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Aug. 6, 2002|
President Bush Signs Born-Alive Infants Protection Act |
For the first time since Roe vs. Wade, Congress has acted to bring a baby who has survived an abortion within the protection of federal law. One of the architects of the legislation, Professor Hadley Arkes, who is the Ann and Herbert Vaughan Fellow at the Madison Program, Princeton University, said in a recent column for National Review On-Line that, "The child marked for an abortion is recognized now as an entity that comes within the protection of the law." Now, it is incumbent upon every state to pass similar legislation so that every baby who is born alive in America will have his or her right to life respected and protected.
President George W. Bush signed the Born-Alive Infants Protection Act into law in the presence of Jill Stanek, the nurse who witnessed infanticide in an Illinois hospital and brought the barbaric practice to the attention of Congress and the nation. His remarks, which accompanied the signing, are printed below. Please send messages of appreciation to the President at: The White House - 1600 Pennsylvania Avenue, Washington, D.C. 20502.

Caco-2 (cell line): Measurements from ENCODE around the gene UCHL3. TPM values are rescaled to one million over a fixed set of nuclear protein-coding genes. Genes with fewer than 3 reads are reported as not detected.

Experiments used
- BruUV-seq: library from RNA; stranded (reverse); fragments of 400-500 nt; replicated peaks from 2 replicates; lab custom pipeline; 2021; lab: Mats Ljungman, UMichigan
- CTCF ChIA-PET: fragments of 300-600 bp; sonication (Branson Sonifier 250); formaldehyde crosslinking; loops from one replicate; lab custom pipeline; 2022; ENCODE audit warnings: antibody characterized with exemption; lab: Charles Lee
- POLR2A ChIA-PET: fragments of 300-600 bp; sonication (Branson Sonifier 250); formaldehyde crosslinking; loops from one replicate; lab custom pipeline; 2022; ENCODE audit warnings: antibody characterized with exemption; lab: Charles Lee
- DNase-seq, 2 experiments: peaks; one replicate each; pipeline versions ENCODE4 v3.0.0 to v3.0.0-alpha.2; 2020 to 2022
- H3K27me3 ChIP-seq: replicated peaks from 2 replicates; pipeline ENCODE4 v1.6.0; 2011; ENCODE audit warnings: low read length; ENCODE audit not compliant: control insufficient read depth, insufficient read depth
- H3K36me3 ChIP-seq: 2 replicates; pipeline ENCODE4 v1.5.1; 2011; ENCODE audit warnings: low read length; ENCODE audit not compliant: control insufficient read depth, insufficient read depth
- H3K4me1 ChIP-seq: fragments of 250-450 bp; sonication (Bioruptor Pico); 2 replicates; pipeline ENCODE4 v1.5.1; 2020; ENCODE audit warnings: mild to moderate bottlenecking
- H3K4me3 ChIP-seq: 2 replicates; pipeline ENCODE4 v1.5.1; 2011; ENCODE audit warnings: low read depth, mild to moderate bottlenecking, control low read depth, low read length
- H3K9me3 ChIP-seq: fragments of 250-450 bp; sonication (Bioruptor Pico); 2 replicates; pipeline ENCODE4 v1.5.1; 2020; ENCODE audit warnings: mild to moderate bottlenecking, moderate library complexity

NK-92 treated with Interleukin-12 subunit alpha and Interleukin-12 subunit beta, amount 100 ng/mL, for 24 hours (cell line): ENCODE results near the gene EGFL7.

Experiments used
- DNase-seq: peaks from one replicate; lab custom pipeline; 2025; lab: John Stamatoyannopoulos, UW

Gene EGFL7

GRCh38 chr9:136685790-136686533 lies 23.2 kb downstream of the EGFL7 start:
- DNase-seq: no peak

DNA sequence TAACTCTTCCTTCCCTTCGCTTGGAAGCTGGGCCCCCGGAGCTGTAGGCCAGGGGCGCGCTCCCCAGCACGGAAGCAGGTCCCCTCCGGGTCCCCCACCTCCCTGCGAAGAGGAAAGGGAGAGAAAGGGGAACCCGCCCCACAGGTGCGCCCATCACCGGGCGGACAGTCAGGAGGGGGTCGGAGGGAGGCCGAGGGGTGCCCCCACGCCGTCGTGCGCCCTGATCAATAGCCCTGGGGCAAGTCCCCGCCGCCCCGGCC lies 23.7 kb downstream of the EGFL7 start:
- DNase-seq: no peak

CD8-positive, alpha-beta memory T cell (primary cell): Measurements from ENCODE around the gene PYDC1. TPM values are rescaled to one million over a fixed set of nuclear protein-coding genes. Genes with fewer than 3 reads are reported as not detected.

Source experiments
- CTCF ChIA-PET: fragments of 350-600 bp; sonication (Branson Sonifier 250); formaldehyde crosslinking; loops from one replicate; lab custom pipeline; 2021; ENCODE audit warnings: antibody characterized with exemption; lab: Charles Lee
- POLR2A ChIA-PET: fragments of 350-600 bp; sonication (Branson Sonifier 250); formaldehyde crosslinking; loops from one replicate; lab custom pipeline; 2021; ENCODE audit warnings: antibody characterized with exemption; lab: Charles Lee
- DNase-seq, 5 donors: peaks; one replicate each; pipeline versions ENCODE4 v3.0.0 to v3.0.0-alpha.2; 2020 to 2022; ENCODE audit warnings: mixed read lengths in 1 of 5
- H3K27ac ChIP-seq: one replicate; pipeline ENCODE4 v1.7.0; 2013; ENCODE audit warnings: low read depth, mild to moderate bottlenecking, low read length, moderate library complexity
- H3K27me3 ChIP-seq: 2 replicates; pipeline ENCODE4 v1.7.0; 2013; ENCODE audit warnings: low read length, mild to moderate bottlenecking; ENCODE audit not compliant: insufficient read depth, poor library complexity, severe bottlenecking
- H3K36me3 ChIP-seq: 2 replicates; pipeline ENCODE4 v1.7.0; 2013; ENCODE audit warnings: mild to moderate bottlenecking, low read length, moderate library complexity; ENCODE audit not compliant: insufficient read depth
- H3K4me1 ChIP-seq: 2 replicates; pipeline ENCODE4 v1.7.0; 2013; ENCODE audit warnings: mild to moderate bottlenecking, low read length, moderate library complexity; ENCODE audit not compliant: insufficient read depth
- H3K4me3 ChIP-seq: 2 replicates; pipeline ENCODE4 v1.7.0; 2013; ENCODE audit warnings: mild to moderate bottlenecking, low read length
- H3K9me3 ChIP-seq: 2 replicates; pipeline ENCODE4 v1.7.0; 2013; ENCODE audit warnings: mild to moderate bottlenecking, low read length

THE PRESIDENT: Well, thank you all very much for this bill signing ceremony. I'm pleased to sign it in the great city of Pittsburgh, Pennsylvania. The history of our country is the story of a promise, a promise of life and liberty made at our founding and fulfilled over the centuries in our laws. It is a story of expanding inclusion and protection for the ignored and the weak and the powerless. And now we extend the promise and protection to the most vulnerable members of our society.
Today I sign the Born Alive Infants Protection Act. This important legislation ensures that every infant born alive -- including an infant who survives an abortion procedure -- is considered a person under federal law. (Applause.) This reform was passed with the overwhelming support of both political parties, and it is about to become the law of the land.